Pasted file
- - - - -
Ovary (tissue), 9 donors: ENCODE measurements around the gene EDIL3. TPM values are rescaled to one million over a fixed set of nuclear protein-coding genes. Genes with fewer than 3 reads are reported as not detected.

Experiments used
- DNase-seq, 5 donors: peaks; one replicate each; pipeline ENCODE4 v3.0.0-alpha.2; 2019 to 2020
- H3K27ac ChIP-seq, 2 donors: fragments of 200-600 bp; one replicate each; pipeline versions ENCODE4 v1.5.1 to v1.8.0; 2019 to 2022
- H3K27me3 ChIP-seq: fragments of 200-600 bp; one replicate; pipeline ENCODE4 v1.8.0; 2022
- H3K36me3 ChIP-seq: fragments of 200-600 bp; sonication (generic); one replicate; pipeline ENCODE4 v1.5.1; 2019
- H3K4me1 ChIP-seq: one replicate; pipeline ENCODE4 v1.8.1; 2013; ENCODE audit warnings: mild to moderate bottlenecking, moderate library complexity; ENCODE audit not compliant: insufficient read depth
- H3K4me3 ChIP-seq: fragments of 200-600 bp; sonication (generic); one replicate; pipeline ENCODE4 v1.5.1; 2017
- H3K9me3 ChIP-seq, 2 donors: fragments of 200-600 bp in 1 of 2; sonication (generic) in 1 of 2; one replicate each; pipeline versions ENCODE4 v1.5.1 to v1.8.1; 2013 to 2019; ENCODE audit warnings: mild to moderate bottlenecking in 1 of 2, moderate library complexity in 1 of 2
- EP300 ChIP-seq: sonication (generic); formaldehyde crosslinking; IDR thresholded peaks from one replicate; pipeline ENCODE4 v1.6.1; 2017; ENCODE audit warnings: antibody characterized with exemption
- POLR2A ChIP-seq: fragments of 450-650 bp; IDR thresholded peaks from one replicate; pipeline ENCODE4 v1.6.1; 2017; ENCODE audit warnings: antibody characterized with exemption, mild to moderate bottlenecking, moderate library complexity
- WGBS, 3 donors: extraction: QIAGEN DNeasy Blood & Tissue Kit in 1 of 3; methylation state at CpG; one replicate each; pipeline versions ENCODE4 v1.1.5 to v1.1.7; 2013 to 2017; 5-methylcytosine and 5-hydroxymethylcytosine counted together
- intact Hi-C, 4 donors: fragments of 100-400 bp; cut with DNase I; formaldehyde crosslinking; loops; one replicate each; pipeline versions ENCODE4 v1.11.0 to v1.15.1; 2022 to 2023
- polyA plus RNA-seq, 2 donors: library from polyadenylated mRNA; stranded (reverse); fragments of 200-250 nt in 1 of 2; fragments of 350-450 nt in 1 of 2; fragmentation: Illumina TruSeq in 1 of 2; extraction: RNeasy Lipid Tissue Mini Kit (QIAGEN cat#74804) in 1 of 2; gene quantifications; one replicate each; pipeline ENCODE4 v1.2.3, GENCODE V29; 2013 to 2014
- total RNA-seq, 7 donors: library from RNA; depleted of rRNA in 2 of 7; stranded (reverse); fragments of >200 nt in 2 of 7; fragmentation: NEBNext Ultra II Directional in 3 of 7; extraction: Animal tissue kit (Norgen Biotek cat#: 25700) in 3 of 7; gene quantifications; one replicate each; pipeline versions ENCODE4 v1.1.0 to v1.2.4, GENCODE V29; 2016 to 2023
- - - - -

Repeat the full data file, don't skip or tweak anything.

Ovary (tissue), 9 donors: ENCODE measurements around the gene EDIL3. TPM values are rescaled to one million over a fixed set of nuclear protein-coding genes. Genes with fewer than 3 reads are reported as not detected.

Experiments used
- DNase-seq, 5 donors: peaks; one replicate each; pipeline ENCODE4 v3.0.0-alpha.2; 2019 to 2020
- H3K27ac ChIP-seq, 2 donors: fragments of 200-600 bp; one replicate each; pipeline versions ENCODE4 v1.5.1 to v1.8.0; 2019 to 2022
- H3K27me3 ChIP-seq: fragments of 200-600 bp; one replicate; pipeline ENCODE4 v1.8.0; 2022
- H3K36me3 ChIP-seq: fragments of 200-600 bp; sonication (generic); one replicate; pipeline ENCODE4 v1.5.1; 2019
- H3K4me1 ChIP-seq: one replicate; pipeline ENCODE4 v1.8.1; 2013; ENCODE audit warnings: mild to moderate bottlenecking, moderate library complexity; ENCODE audit not compliant: insufficient read depth
- H3K4me3 ChIP-seq: fragments of 200-600 bp; sonication (generic); one replicate; pipeline ENCODE4 v1.5.1; 2017
- H3K9me3 ChIP-seq, 2 donors: fragments of 200-600 bp in 1 of 2; sonication (generic) in 1 of 2; one replicate each; pipeline versions ENCODE4 v1.5.1 to v1.8.1; 2013 to 2019; ENCODE audit warnings: mild to moderate bottlenecking in 1 of 2, moderate library complexity in 1 of 2
- EP300 ChIP-seq: sonication (generic); formaldehyde crosslinking; IDR thresholded peaks from one replicate; pipeline ENCODE4 v1.6.1; 2017; ENCODE audit warnings: antibody characterized with exemption
- POLR2A ChIP-seq: fragments of 450-650 bp; IDR thresholded peaks from one replicate; pipeline ENCODE4 v1.6.1; 2017; ENCODE audit warnings: antibody characterized with exemption, mild to moderate bottlenecking, moderate library complexity
- WGBS, 3 donors: extraction: QIAGEN DNeasy Blood & Tissue Kit in 1 of 3; methylation state at CpG; one replicate each; pipeline versions ENCODE4 v1.1.5 to v1.1.7; 2013 to 2017; 5-methylcytosine and 5-hydroxymethylcytosine counted together
- intact Hi-C, 4 donors: fragments of 100-400 bp; cut with DNase I; formaldehyde crosslinking; loops; one replicate each; pipeline versions ENCODE4 v1.11.0 to v1.15.1; 2022 to 2023
- polyA plus RNA-seq, 2 donors: library from polyadenylated mRNA; stranded (reverse); fragments of 200-250 nt in 1 of 2; fragments of 350-450 nt in 1 of 2; fragmentation: Illumina TruSeq in 1 of 2; extraction: RNeasy Lipid Tissue Mini Kit (QIAGEN cat#74804) in 1 of 2; gene quantifications; one replicate each; pipeline ENCODE4 v1.2.3, GENCODE V29; 2013 to 2014
- total RNA-seq, 7 donors: library from RNA; depleted of rRNA in 2 of 7; stranded (reverse); fragments of >200 nt in 2 of 7; fragmentation: NEBNext Ultra II Directional in 3 of 7; extraction: Animal tissue kit (Norgen Biotek cat#: 25700) in 3 of 7; gene quantifications; one replicate each; pipeline versions ENCODE4 v1.1.0 to v1.2.4, GENCODE V29; 2016 to 2023